|All photos: Farrows Creative|
The story of Dracula has been told and retold so many times it's become little but camp and caricature in most versions, but this, which takes place on a half-dark stage filled with a wrought-iron gate, is genuinely scary. Despite the lack of dialogue the story is always easy to follow, and stays fairly true to the Victorian original.
Using ten performers, five male five female, events unfold via a variety of dance styles, all danced with passion and athleticism. There is plenty of darkness, plenty of blood, and plenty of death. Dracula is always awfully sexy, and the fact that he never speaks means his physical presence says more of his powers than any Hammer Horror ever could.
The original Dracula novel was written in 1897 by Bram Stoker, and for the time is startlingly modern in format: there is no writer commenting on the action, as in most Victorian novels, but the reader has to put the story together from fragments of letters and journals. One reason the story has stuck around is that it's about things that still bother us: sex, death, unnerving foreignors, and the eternal battle between civilised respectability and uncivilised passions. Most of these are things that bother us on a sub-verbal level, so there's probably few better ways to represent these conflicts than in an unspoken format.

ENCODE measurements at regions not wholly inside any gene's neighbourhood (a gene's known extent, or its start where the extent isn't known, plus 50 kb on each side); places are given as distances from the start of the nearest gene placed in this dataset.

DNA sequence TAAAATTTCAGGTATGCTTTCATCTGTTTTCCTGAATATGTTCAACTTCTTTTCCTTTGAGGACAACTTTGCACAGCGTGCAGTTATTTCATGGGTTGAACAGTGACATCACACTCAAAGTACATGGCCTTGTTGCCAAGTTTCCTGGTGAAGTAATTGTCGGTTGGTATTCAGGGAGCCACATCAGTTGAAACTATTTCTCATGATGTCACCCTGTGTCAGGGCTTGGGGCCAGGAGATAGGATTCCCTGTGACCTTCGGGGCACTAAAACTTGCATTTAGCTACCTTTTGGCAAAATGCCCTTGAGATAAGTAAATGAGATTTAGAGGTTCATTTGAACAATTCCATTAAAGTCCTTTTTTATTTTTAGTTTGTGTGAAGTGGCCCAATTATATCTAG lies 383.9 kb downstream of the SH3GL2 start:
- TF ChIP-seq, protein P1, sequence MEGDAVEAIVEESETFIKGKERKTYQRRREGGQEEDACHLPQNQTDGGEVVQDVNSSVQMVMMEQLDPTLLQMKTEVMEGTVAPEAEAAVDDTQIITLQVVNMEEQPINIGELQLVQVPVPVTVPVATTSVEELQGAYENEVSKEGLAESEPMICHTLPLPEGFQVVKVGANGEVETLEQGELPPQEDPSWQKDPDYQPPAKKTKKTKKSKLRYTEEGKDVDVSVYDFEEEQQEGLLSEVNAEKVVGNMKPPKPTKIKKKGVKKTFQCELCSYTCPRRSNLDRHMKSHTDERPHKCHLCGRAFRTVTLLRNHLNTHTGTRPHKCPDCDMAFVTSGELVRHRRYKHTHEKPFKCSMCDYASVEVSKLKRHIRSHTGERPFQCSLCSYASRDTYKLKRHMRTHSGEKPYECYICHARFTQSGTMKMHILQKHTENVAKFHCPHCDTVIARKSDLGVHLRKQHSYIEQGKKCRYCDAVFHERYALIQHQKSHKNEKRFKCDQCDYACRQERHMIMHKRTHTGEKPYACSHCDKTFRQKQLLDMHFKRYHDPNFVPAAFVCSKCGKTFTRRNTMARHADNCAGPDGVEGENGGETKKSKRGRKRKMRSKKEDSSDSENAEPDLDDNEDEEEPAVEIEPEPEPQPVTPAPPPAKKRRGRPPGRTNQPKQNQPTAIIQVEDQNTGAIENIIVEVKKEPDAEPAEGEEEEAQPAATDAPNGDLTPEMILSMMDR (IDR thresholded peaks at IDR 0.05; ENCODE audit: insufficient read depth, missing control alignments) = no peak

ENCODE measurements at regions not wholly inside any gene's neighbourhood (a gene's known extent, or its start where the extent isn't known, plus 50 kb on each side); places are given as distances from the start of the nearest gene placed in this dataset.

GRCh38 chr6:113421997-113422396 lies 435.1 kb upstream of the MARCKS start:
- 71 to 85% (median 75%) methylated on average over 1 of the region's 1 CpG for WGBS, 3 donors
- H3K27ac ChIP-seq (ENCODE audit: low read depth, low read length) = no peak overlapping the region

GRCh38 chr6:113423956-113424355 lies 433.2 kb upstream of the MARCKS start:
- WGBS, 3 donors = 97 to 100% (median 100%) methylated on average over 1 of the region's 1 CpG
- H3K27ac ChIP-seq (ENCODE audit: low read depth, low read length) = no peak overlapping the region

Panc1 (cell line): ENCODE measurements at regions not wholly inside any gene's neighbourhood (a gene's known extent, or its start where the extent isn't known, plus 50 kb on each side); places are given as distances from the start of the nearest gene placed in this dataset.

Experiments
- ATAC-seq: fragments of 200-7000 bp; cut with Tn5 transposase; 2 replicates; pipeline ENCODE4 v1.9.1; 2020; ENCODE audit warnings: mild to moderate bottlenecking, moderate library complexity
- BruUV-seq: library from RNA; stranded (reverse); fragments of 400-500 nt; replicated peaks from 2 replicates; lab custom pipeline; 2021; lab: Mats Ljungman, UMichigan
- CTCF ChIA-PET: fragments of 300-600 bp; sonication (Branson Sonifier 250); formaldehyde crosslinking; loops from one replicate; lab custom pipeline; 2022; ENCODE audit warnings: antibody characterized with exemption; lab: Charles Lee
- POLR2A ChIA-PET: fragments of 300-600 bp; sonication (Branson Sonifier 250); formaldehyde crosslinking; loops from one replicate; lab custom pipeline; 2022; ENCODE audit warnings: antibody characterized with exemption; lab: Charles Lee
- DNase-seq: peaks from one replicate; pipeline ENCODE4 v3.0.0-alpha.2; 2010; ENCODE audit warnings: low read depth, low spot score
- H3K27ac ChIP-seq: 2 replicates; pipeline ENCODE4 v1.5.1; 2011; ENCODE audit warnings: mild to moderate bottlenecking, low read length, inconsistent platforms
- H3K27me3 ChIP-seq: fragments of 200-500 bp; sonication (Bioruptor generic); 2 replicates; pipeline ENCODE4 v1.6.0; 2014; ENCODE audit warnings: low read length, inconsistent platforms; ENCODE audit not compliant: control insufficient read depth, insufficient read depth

One of the things I liked most about this production is that it had many contemporary resonances (at the beginning, a blood-crazed Dracula and his black-hooded wolves steal a baby from a screaming, head-scarfed peasant woman, like some awful news story from Iraq or Syria) without losing the quality of the time it was written in. The score used many beautiful (and unusual) pieces of classical music, the costumes were simple and appropriate, and the wrought iron gates, finally, festooned with the bodies of the vampire brides, looked like an Aubrey Beardsley drawing.
I would very happily sit through this production again, as I'm sure there were things I missed. Also, it was just beautiful.